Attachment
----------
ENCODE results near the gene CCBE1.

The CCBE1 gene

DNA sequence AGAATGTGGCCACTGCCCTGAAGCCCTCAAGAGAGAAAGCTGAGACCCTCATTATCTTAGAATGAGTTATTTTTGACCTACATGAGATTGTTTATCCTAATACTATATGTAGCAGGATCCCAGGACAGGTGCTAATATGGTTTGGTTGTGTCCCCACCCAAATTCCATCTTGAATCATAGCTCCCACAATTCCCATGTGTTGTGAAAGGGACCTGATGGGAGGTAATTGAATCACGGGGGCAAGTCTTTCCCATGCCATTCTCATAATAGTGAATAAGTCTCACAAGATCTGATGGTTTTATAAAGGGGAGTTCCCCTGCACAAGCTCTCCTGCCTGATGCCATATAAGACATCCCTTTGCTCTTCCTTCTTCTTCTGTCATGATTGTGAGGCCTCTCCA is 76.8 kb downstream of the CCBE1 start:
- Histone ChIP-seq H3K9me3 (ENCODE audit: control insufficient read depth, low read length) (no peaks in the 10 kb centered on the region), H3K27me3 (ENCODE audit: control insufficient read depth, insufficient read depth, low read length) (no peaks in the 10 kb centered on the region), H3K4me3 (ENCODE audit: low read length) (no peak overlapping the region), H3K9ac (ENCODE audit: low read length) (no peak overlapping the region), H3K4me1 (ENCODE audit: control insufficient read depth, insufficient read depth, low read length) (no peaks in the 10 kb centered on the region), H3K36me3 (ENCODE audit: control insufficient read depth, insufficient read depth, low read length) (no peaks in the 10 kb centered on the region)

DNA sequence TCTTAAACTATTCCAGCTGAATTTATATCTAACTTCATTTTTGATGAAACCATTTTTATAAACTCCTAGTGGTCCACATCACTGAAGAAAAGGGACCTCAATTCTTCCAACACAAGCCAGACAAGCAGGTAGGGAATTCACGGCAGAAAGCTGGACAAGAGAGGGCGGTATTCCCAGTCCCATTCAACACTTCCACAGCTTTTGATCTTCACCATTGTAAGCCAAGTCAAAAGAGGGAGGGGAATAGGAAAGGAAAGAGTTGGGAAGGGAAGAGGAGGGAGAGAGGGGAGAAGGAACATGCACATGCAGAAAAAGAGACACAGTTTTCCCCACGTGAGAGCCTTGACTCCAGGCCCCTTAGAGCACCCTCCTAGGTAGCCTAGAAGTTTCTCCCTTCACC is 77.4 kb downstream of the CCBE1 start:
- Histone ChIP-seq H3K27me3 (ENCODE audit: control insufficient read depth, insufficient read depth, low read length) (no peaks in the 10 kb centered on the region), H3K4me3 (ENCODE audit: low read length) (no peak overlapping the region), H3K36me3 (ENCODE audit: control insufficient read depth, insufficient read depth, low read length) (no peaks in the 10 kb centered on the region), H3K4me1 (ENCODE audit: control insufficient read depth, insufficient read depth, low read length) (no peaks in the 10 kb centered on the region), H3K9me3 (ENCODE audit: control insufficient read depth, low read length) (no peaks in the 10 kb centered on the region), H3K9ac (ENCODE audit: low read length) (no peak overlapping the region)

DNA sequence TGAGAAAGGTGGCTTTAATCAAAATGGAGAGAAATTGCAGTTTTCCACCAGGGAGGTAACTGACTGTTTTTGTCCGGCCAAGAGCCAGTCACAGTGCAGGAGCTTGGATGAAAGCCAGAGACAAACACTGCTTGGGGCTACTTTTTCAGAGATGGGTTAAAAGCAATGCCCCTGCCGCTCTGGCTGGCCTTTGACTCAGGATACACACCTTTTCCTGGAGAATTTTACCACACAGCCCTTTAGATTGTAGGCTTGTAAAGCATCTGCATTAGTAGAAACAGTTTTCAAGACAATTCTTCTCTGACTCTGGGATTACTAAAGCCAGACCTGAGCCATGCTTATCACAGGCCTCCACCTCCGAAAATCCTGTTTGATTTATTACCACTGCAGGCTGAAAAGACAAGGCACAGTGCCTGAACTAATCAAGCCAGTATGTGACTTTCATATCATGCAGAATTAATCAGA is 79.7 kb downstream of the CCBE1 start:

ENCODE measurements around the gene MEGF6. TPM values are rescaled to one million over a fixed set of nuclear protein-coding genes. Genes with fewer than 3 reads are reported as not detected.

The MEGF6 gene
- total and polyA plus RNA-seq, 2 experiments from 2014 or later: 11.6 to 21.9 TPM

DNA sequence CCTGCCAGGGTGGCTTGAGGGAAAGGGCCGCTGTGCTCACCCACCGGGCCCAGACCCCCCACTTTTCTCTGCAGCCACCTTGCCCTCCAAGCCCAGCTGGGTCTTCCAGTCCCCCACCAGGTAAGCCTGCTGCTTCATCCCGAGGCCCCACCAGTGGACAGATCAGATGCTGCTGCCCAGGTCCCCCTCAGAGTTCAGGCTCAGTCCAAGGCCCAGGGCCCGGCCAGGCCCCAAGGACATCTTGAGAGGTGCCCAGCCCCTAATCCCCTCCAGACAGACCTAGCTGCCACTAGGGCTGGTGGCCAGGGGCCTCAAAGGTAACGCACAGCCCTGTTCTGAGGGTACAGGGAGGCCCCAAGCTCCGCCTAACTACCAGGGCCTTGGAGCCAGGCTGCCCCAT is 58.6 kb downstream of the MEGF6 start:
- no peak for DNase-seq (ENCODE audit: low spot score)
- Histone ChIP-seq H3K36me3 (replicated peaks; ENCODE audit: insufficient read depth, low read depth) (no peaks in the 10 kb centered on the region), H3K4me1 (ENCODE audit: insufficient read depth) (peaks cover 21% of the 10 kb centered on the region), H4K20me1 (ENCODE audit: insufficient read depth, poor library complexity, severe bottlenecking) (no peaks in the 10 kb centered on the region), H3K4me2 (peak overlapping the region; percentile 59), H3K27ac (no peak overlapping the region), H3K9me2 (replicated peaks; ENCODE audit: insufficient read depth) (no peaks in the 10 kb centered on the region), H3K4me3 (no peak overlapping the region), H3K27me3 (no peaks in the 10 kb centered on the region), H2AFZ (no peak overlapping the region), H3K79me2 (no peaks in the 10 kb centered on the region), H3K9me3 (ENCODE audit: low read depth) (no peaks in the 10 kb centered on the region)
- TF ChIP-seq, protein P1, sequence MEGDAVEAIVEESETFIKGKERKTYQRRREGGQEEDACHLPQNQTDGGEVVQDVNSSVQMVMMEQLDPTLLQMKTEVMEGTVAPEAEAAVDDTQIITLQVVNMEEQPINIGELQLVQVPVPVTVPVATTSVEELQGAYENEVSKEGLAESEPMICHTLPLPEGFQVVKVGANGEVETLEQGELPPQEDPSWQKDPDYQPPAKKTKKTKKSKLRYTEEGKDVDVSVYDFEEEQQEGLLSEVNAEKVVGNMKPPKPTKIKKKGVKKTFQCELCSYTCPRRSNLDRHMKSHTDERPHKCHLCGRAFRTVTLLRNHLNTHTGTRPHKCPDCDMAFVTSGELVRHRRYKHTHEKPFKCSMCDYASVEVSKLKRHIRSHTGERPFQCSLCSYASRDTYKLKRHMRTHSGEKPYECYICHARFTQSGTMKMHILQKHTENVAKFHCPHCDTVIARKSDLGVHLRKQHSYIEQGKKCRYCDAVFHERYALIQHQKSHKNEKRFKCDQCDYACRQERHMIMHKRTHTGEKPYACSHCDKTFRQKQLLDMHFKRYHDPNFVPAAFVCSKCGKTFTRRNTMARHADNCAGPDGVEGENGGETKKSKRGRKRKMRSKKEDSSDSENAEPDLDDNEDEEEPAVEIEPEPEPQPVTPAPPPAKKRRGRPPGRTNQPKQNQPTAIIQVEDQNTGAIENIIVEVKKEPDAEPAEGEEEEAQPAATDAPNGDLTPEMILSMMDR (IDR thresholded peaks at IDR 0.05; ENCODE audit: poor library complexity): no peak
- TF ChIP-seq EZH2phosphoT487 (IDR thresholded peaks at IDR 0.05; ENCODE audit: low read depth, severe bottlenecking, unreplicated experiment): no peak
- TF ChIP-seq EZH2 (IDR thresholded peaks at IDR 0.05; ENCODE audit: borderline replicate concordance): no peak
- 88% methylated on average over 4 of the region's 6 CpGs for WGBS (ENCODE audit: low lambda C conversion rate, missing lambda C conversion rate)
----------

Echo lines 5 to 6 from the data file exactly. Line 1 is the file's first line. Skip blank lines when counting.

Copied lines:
DNA sequence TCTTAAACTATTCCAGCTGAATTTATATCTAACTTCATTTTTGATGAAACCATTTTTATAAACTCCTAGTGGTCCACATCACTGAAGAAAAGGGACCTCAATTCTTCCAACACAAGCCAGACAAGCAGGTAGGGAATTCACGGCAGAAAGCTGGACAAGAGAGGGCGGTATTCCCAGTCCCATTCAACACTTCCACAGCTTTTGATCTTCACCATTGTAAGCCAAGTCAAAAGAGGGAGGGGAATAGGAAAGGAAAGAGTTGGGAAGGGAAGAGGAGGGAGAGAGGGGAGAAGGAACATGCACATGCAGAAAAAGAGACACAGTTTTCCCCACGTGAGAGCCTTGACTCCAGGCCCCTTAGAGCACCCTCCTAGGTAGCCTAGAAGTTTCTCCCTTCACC is 77.4 kb downstream of the CCBE1 start:
- Histone ChIP-seq H3K27me3 (ENCODE audit: control insufficient read depth, insufficient read depth, low read length) (no peaks in the 10 kb centered on the region), H3K4me3 (ENCODE audit: low read length) (no peak overlapping the region), H3K36me3 (ENCODE audit: control insufficient read depth, insufficient read depth, low read length) (no peaks in the 10 kb centered on the region), H3K4me1 (ENCODE audit: control insufficient read depth, insufficient read depth, low read length) (no peaks in the 10 kb centered on the region), H3K9me3 (ENCODE audit: control insufficient read depth, low read length) (no peaks in the 10 kb centered on the region), H3K9ac (ENCODE audit: low read length) (no peak overlapping the region)